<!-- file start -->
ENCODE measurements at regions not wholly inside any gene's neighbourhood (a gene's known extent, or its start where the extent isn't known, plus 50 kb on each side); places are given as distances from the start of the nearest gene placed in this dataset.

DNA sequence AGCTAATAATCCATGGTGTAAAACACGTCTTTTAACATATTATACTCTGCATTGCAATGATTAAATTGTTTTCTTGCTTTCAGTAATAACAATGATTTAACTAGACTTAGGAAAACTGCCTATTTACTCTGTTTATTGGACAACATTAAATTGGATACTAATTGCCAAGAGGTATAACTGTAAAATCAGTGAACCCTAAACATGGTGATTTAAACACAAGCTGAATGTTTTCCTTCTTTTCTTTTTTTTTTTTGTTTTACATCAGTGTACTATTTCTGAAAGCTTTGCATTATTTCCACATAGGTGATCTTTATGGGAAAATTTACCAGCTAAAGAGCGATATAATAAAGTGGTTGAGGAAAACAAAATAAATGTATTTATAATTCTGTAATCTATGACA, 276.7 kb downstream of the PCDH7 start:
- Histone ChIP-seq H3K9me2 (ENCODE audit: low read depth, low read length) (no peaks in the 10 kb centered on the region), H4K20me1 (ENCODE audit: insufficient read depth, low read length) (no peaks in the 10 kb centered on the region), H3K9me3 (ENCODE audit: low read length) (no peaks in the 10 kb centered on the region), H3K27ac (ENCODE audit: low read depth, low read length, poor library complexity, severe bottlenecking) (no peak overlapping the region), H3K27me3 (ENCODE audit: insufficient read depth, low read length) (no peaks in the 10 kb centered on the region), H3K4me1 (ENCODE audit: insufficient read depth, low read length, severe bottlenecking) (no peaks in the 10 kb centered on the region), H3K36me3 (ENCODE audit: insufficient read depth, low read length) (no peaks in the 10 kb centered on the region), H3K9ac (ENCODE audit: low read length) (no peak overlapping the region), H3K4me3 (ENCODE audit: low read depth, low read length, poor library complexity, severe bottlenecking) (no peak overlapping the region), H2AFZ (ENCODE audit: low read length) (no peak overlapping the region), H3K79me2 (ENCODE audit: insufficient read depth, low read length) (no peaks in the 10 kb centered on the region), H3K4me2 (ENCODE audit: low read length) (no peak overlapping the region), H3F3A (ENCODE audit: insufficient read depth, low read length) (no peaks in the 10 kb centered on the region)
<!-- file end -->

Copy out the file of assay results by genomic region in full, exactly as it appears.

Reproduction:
ENCODE measurements at regions not wholly inside any gene's neighbourhood (a gene's known extent, or its start where the extent isn't known, plus 50 kb on each side); places are given as distances from the start of the nearest gene placed in this dataset.

DNA sequence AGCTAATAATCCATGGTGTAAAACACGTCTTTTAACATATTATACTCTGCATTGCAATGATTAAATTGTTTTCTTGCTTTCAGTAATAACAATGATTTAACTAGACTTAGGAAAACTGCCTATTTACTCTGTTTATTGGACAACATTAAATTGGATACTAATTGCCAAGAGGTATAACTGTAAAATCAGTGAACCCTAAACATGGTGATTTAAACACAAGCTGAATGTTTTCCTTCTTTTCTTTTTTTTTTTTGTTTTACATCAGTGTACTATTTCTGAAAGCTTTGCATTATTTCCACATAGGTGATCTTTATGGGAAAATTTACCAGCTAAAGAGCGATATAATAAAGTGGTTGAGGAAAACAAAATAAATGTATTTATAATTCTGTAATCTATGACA, 276.7 kb downstream of the PCDH7 start:
- Histone ChIP-seq H3K9me2 (ENCODE audit: low read depth, low read length) (no peaks in the 10 kb centered on the region), H4K20me1 (ENCODE audit: insufficient read depth, low read length) (no peaks in the 10 kb centered on the region), H3K9me3 (ENCODE audit: low read length) (no peaks in the 10 kb centered on the region), H3K27ac (ENCODE audit: low read depth, low read length, poor library complexity, severe bottlenecking) (no peak overlapping the region), H3K27me3 (ENCODE audit: insufficient read depth, low read length) (no peaks in the 10 kb centered on the region), H3K4me1 (ENCODE audit: insufficient read depth, low read length, severe bottlenecking) (no peaks in the 10 kb centered on the region), H3K36me3 (ENCODE audit: insufficient read depth, low read length) (no peaks in the 10 kb centered on the region), H3K9ac (ENCODE audit: low read length) (no peak overlapping the region), H3K4me3 (ENCODE audit: low read depth, low read length, poor library complexity, severe bottlenecking) (no peak overlapping the region), H2AFZ (ENCODE audit: low read length) (no peak overlapping the region), H3K79me2 (ENCODE audit: insufficient read depth, low read length) (no peaks in the 10 kb centered on the region), H3K4me2 (ENCODE audit: low read length) (no peak overlapping the region), H3F3A (ENCODE audit: insufficient read depth, low read length) (no peaks in the 10 kb centered on the region)